Electoral Code changed in Armenia in run up to snap elections
Amendments to Armenian electoral code
The Armenian parliament adopted amendments to the Electoral Code in a rapid manner yesterday, just two and a half months before snap elections scheduled for June 20.
Elections will only be held according to a proportional electoral system, without any ‘rating lists.’
82 MPs voted for the adoption of the amendments; no one voted against or abstained.
The amendments were opposed by both opposition factions represented in parliament. Bright Armenia, moreover, stated that from this moment the legitimacy of the elections is being questioned.
A proportional electoral system presupposes the formation of elected bodies of power only according to party lists. When elections are held according to a proportional system, deputy mandates are distributed in full accordance with the number of votes gained by the parties.
Rating voting is an electoral system that is used to select one winner from two or more candidates on the electoral lists. During voting, voters rank candidates in order of preference, rather than just voting for one candidate. If the candidate receives more than half of the votes, then they win.
What the ruling party is trying to change
The My Step faction proposed the following amendments:
- replace the rating electoral system with a proportional one
- to establish a new threshold for parties and party unions: for parties – 4%, for blocks of two parties – 8%, for blocks of three parties – 9%, for blocks of four or more parties – 10%
- remove the restriction on the number of parties participating in the formation of post-election coalitions and extend the period provided for their formation
- to increase the number of forces represented in parliament from the current three to four
- reduce the size of the electoral deposit for parties and party blocs running in parliamentary elections
The position of the gov’t
Prime Minister Nikol Pashinyan announced on March 18 that early parliamentary elections will be held in Armenia on June 20.
The authorities and two opposition parties represented in parliament agreed to hold early elections to overcome the protracted internal political crisis in the country, which arose following defeat in the Second Karabakh War in the fall of 2020. Since then, the opposition has been demanding the resignation of the prime minister, Nikol Pashinyan, who refuses to leave only at the request of opposition supporters.
Current government officials immediately announced that they want to amend the Electoral Code before the elections.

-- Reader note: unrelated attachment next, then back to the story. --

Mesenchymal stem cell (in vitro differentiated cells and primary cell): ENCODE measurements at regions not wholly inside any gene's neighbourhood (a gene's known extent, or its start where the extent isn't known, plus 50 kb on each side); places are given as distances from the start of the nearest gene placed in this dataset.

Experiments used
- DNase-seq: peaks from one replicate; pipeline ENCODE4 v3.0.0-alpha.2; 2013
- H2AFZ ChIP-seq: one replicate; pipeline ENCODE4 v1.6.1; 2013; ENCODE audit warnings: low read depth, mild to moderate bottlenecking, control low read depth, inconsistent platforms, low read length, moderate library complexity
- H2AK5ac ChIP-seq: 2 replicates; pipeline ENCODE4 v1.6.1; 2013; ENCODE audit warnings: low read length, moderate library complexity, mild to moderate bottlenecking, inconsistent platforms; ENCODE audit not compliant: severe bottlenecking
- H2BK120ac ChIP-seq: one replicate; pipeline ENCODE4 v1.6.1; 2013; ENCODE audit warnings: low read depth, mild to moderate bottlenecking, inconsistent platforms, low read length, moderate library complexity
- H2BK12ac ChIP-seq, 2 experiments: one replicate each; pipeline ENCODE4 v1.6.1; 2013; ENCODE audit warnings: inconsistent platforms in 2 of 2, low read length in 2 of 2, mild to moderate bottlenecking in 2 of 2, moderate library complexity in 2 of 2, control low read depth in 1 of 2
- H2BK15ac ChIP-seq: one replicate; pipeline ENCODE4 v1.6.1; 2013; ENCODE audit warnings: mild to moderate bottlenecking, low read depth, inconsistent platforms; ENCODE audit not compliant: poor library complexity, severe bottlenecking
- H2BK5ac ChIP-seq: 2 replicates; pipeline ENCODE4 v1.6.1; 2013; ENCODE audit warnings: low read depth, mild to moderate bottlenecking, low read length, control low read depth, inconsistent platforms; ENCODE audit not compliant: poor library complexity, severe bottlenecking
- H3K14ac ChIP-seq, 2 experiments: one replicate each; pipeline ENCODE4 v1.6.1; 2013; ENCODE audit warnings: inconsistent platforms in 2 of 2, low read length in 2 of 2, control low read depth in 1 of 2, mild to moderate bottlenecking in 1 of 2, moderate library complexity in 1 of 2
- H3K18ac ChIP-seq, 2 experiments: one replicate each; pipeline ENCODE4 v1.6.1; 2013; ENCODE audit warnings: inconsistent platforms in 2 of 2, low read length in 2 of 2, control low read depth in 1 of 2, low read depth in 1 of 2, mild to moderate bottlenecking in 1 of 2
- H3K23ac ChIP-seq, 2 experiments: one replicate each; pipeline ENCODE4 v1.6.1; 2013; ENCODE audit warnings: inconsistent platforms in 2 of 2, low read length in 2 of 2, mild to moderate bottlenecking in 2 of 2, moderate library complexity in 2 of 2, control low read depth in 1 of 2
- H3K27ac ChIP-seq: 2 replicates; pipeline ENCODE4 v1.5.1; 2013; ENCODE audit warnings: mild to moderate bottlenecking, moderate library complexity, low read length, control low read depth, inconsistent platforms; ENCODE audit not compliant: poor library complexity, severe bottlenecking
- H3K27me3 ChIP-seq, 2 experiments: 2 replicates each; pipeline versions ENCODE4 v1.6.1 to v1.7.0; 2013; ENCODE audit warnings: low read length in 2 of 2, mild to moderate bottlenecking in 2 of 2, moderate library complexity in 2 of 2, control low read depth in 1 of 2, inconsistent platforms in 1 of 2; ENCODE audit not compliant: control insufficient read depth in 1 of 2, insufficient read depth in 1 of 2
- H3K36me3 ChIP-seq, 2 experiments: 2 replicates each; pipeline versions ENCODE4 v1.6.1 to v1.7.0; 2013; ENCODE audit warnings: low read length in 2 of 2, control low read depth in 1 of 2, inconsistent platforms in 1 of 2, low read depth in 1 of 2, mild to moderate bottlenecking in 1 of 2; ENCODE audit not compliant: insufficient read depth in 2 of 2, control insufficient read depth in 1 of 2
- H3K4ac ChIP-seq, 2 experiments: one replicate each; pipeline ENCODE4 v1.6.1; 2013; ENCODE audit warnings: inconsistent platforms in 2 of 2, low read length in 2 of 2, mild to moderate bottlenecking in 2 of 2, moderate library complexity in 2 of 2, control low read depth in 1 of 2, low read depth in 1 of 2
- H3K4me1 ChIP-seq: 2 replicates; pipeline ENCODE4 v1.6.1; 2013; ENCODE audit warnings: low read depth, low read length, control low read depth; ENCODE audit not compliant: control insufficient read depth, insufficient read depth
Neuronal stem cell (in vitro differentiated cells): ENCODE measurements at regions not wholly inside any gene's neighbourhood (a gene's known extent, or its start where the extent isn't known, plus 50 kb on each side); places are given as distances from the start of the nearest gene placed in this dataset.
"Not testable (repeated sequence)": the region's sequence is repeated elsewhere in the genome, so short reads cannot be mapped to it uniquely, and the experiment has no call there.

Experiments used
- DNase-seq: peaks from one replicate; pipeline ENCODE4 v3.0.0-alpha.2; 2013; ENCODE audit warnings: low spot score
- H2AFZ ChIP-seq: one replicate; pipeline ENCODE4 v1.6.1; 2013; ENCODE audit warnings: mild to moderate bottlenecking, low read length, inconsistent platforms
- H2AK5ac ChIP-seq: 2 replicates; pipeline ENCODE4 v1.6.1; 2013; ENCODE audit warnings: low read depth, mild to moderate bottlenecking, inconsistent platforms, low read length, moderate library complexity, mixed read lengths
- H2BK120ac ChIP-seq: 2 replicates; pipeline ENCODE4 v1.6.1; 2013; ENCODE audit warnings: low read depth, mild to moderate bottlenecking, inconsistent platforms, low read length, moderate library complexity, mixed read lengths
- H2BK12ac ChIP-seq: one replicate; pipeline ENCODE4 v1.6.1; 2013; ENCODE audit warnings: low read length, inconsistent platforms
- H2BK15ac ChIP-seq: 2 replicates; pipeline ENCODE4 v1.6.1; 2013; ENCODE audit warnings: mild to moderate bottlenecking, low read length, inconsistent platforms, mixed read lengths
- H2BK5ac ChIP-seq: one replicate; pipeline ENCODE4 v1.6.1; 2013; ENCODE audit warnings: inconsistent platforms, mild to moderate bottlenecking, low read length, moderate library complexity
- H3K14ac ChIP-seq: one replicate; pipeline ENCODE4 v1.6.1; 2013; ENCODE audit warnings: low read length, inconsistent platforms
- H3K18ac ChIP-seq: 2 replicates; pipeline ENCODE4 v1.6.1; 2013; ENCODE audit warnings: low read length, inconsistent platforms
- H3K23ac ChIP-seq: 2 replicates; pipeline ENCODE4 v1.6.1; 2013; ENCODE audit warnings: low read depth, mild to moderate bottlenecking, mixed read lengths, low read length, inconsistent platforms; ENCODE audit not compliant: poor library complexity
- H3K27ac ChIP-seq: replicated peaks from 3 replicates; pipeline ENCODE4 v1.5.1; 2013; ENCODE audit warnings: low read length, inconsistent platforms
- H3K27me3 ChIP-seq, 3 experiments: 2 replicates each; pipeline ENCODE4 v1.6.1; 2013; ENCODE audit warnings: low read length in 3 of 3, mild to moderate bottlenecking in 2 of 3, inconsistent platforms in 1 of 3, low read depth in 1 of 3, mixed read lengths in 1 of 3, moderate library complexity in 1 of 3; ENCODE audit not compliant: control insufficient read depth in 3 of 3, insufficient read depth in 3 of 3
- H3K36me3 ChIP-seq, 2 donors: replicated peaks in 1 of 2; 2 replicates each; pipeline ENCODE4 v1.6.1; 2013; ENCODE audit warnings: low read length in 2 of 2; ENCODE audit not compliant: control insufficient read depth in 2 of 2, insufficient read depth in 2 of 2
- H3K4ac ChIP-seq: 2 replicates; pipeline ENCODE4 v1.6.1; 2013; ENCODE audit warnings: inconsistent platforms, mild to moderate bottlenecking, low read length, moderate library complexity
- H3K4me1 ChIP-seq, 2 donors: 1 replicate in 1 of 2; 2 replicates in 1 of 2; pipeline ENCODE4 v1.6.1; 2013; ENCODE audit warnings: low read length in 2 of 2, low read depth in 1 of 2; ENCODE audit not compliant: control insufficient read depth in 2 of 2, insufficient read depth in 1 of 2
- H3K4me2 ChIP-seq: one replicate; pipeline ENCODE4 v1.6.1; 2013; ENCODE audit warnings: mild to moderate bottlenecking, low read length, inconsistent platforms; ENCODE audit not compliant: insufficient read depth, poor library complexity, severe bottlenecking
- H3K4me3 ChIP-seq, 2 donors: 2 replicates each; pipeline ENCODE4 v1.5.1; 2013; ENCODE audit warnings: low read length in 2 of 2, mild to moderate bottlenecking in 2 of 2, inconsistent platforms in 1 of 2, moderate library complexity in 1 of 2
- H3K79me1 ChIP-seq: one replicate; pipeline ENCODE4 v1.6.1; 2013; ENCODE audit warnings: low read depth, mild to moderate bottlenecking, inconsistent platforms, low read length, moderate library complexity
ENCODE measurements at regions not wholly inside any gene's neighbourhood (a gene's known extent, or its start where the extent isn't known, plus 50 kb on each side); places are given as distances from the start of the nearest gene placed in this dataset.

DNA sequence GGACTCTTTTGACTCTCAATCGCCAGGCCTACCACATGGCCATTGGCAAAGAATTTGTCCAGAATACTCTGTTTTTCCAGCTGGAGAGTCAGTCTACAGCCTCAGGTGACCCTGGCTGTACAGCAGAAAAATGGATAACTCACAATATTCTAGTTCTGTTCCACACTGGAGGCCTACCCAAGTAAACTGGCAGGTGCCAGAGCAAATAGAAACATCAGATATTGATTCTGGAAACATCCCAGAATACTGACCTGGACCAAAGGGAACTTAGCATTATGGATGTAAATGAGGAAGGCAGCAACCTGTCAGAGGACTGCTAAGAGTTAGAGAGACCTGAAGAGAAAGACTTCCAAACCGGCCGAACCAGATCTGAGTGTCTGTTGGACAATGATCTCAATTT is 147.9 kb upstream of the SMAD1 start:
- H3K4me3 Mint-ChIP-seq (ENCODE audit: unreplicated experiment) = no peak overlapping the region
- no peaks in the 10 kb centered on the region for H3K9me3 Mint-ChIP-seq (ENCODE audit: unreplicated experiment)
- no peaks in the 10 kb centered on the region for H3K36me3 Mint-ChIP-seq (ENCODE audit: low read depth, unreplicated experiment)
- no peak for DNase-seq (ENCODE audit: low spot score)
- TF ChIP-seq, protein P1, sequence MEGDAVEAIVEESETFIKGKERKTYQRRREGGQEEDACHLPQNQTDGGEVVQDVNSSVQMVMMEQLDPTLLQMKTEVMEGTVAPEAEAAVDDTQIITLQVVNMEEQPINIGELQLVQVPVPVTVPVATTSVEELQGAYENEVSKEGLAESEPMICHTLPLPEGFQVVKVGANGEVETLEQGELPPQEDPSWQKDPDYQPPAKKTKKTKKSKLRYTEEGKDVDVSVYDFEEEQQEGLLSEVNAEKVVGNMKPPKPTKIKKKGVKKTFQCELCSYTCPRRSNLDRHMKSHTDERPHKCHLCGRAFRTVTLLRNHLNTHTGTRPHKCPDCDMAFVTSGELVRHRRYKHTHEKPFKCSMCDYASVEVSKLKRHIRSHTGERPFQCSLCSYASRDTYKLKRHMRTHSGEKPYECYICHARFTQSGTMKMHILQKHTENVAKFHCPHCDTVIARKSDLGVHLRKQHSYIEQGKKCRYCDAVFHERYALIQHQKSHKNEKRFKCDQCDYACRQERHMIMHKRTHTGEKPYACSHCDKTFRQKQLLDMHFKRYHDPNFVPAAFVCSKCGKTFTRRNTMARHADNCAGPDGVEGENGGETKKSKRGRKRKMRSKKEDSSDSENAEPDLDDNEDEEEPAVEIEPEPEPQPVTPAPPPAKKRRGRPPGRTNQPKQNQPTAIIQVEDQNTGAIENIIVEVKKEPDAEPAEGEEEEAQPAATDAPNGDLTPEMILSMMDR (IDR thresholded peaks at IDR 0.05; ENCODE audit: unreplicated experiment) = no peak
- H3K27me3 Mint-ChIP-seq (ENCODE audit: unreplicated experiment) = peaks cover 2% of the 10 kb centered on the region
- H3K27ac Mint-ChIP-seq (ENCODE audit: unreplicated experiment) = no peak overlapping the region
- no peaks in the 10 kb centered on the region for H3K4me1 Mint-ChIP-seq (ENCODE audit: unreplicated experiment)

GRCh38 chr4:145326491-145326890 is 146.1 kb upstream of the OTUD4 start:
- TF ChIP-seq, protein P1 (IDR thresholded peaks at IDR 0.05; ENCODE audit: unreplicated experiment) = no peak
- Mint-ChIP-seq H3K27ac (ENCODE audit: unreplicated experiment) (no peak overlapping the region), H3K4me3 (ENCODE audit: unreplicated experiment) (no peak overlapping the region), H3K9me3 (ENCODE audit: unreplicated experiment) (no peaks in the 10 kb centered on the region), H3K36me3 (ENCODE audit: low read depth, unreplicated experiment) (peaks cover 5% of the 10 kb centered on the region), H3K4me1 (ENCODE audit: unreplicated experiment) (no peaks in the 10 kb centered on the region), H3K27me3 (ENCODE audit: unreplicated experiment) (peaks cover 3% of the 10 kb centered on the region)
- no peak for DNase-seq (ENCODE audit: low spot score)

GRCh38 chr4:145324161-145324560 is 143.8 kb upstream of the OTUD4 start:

And the most important change in it was also announced in advance: elections should be held only according to a proportional electoral system, that is, according to party lists.
On April 1, during the discussion of the amendments, Vahagn Hovakimyan, a deputy from the ruling My Step faction, recalled that the electoral rating system in Armenia was criticized by all opposition parties since its introduction:
“I want to emphasize that there was initially a broad consensus among political forces on the issue of holding elections according to a pure proportional system. In the elections in 2018, the rejection of the rating system was presented in the program of all current parliamentary parties.”
Opposition does a turnabout
The Prosperous Armenia Party refused to participate in the meeting at all. And Bright Armenia criticized the proposed amendments. The faction leader Edmon Marukyan stated:
“Dear citizens, speculating in your name, an attempt is being made to make another wrong step. I officially declare that the legitimacy of the elections is called into question if the rules of the game change.”
According to the oppositionist, Armenian citizens are already deprived of the right to elect the president and mayors of large cities. “According to the authorities, if the people are given the right to choose, then people will vote for the criminals. Therefore, in their opinion, the authorities themselves should determine the electoral lists.”
“You have 44 people elected according to a rating system. Which one of you is the culprit? The problem was not in the electoral order, but in the fact that pre-election bribes were distributed. You cannot even correctly identify the problem,” the oppositionist addressed the authorities.
This criticism was answered by an MP from the ruling My Step faction in parliament, Ruben Rubinyan. He cited excerpts from Marukyan’s 2018 speeches when he opposed the rating system.
With these amendments, according to Rubinyan, they fulfill not only their promise and obligation, but also the wishes of other parliamentary and extra-parliamentary forces.
Political scientist Garik Kerian believes that the rating system is one of the most shameful electoral systems in the whole world.
“I don’t even know of a country where it is used, they say there is one or two. Where the previous authorities found them remained a mystery. This is such a mixed electoral system that even experts do not understand it.
In the 2017 elections, 2,300 people were candidates for MP, and after the elections, 8-9 resolutions were applied to calculate how many mandates each party received.
Figuratively, I interpreted this as “a selective system of scratching the left ear with the right foot.” With this electoral system, it was under no circumstances allowed to go to the polls.
There is a British system – 100% majority, or Italian – 100% proportional, when a person votes for a party and each party gets as many seats as they gave for it.
Why did you have to come up with such complex nonsense?”